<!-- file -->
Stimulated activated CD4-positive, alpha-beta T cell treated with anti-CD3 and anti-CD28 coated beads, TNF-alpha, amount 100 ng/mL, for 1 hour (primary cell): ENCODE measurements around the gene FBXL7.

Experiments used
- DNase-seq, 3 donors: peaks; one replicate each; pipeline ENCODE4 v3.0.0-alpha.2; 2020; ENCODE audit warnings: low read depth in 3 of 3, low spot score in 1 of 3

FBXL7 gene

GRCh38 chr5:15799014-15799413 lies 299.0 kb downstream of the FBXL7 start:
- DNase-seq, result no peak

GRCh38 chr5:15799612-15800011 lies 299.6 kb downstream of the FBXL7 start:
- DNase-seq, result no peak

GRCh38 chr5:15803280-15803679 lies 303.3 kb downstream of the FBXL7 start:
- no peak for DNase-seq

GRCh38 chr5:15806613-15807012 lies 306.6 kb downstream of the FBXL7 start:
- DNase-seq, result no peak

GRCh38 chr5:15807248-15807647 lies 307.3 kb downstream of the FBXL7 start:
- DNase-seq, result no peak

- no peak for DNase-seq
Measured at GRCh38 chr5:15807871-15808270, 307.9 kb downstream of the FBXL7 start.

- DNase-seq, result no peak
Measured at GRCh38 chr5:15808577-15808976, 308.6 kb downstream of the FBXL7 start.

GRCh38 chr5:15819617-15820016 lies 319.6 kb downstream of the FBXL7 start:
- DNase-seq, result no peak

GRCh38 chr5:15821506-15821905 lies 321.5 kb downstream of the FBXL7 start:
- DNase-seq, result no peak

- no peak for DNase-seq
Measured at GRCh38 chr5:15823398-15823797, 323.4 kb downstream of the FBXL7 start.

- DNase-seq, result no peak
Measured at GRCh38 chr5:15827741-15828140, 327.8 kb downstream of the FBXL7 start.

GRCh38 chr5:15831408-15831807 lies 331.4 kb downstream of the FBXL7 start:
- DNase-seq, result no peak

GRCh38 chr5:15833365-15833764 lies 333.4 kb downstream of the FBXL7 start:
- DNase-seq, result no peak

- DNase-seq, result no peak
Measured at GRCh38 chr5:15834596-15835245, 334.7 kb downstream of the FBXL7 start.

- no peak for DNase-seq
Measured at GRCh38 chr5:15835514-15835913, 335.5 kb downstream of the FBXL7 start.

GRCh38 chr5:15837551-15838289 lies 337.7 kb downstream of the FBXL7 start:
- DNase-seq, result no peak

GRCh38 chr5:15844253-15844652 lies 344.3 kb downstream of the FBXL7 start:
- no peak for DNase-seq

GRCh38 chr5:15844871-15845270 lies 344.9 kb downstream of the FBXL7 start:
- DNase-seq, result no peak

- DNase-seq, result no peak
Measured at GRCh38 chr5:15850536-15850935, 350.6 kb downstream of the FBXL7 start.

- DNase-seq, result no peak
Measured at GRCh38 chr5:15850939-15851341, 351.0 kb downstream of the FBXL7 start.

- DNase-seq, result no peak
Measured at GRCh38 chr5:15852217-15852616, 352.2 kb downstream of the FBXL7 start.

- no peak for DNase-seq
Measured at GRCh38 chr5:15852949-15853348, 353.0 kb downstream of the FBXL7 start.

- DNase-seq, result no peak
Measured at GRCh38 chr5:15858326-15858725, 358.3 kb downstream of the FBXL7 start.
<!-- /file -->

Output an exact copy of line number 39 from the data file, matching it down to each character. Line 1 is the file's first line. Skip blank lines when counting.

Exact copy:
GRCh38 chr5:15844871-15845270 lies 344.9 kb downstream of the FBXL7 start: